TBH they shouldn't just post mins, but decent FCAT analyses like the ones over on Guru3d.com Reply
  • User.Name - Tuesday, January 03, 2017 - link

    Well that involves a lot more hardware and time to record/analyze the results, which is why I suggested looking at minimum framerates. But you're right that would be a good improvement too. Reply
  • edzieba - Tuesday, January 03, 2017 - link

    "For one thing, average framerates are meaningless when doing CPU tests. You need to be looking at minimum framerates."

    Framerate needs to be dropped entirely. Instead, frame render times (specifically range and variance) give a better picture of perceived 'responsiveness', as well as render times being convertible to an FPS value (though not vice versa).
    Reply
  • Alexvrb - Tuesday, January 03, 2017 - link

    Agreed, when reviewing CPUs it would stand to reason that you'd want to use games that tax the CPU. Reply
  • Notmyusualid - Friday, January 06, 2017 - link

    Your second link there was especially interesting - thats why I went for more cores than four.

    My 14C/28T Xeon has to feed 2x 1070 FTWs. I don't think quad core & multi-gpu are that great together, in my experience.

    For all the talk about games don't use more than 'x' cores, I see my cores / threads nicely loaded up for many games. Even MW3 shows activity over 12 Threads, however small, and thats old now.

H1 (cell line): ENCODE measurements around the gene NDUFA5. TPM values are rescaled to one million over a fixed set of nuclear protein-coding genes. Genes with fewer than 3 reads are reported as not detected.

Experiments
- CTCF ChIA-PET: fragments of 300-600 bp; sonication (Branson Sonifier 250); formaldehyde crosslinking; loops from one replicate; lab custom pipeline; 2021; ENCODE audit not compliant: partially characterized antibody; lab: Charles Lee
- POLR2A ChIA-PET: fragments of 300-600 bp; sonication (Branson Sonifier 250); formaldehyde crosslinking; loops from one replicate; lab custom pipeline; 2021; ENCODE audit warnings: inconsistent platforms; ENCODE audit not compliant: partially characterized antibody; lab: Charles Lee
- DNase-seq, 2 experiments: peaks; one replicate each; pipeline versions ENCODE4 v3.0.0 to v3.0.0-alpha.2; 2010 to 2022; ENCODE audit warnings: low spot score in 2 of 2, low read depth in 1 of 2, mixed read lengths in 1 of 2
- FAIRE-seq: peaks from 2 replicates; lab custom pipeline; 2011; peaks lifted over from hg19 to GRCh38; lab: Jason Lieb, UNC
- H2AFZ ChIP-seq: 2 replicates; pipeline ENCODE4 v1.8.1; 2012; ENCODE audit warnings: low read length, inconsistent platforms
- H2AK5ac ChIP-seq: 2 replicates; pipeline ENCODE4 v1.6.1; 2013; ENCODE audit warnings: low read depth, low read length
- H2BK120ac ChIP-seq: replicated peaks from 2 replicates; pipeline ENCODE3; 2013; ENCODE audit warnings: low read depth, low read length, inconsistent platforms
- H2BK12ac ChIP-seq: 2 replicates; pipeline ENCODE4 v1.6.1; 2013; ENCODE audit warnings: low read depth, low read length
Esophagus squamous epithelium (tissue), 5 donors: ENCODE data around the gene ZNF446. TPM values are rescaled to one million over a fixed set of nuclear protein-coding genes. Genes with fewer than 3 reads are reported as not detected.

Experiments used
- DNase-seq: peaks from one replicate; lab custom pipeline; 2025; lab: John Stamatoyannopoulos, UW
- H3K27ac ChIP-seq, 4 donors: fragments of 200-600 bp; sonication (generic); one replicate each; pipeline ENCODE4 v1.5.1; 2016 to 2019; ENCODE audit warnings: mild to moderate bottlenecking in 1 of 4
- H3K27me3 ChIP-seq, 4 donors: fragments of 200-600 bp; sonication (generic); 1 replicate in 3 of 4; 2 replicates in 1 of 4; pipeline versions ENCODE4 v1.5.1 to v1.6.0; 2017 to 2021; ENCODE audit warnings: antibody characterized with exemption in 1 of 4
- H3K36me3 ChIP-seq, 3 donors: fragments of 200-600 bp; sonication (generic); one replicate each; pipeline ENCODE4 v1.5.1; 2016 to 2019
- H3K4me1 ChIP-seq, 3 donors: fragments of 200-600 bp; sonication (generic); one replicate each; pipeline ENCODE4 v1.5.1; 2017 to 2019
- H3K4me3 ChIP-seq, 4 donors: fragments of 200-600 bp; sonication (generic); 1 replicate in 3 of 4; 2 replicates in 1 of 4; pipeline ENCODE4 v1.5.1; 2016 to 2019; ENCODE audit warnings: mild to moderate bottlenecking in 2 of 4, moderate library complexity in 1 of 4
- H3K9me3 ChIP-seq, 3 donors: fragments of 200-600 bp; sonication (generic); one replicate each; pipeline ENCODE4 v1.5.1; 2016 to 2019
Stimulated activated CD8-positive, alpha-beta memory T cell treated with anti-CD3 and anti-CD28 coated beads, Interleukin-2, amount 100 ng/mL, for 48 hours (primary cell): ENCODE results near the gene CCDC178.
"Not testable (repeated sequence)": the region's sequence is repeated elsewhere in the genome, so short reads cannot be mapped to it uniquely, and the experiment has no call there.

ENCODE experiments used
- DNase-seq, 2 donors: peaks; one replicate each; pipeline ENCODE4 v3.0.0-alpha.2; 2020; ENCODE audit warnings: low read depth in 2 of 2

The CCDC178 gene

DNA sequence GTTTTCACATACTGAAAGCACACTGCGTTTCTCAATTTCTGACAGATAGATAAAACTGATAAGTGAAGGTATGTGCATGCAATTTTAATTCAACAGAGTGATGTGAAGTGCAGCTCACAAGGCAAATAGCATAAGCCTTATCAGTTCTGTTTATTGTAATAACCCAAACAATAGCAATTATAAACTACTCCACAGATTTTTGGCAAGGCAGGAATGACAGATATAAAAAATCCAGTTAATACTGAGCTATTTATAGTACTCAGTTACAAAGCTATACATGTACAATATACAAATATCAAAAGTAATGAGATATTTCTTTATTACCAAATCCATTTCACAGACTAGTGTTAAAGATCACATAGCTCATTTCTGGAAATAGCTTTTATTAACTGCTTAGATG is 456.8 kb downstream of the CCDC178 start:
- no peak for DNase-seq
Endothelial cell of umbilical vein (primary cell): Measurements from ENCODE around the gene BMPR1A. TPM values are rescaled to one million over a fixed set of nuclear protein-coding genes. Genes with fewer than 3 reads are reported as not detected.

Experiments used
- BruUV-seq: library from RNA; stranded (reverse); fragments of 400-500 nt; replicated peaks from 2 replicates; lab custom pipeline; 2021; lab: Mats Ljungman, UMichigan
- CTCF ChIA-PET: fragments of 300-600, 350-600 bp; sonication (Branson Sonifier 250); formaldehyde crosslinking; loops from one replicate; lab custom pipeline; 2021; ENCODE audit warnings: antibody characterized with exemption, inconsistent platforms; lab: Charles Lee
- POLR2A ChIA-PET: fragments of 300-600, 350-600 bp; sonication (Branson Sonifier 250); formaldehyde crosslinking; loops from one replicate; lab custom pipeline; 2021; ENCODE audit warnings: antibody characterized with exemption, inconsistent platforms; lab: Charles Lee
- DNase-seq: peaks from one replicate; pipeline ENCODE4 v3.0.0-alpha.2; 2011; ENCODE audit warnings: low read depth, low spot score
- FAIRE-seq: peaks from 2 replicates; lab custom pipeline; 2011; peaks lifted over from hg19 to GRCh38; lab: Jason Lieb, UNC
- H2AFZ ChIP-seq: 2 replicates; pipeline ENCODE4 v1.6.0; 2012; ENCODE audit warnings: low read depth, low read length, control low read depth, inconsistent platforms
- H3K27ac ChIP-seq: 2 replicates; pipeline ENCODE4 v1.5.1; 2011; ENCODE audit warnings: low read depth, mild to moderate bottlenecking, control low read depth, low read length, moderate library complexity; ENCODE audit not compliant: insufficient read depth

I just got a 6950X for a song, and the scouser seller backed out on me AFTER I paid. So I get to wait 5 to 7 working days for my money back (thanks PayPal), and I won't get to see how much frequency would have affected my everyday computing. I won't be paying north of 1400 GBP for one, that I can tell you.
    Reply
  • Mondozai - Tuesday, January 03, 2017 - link

    Who the fuck is testing with GTX 980@1080p? It should be a GTX 1080@1080p because as games' visual demands go up progressively, it will show how the processor ages. This review is useless from that regard.

    Go to Sweclockers or any other website for a real review. AT has fallen so fucking much it's hilarious.
    Reply
  • Gasaraki88 - Tuesday, January 03, 2017 - link

    Yeah... surprisingly Tom's Hardware has really indepth reviews now a days just like the olden times. Considering that Microsoft has said that OSes lower than Windows 10 will not be supported on Kaby Lake, i'm surprised they are still using Windows 7 to to their tests. Reply
  • Shadowmaster625 - Tuesday, January 03, 2017 - link

    There are lots of people that use a 980 with something like a 2500k or 2600k and might be wondering what a new cpu would do for them. Reply
  • dakishimesan - Tuesday, January 03, 2017 - link

    Also using the same testing setup allows the results to be directly comparable to previous chips. They already mentioned in one of the articles regarding Kaby Lake (I think it was the i5 review) that they will be rolling out a new testbed and testing suite in February. Reply
  • BrokenCrayons - Tuesday, January 03, 2017 - link

    From the Test Bed and Setup page:

    "This is also typically run at JEDEC subtimings where possible."

    -and-

    "Our testing methodology is ‘out-of-the-box’, with the latest public BIOS installed and XMP enabled, and thus subject to the whims of this feature."

    After reading those two lines, I really don't know what Anandtech's memory settings were like for this article.
    Reply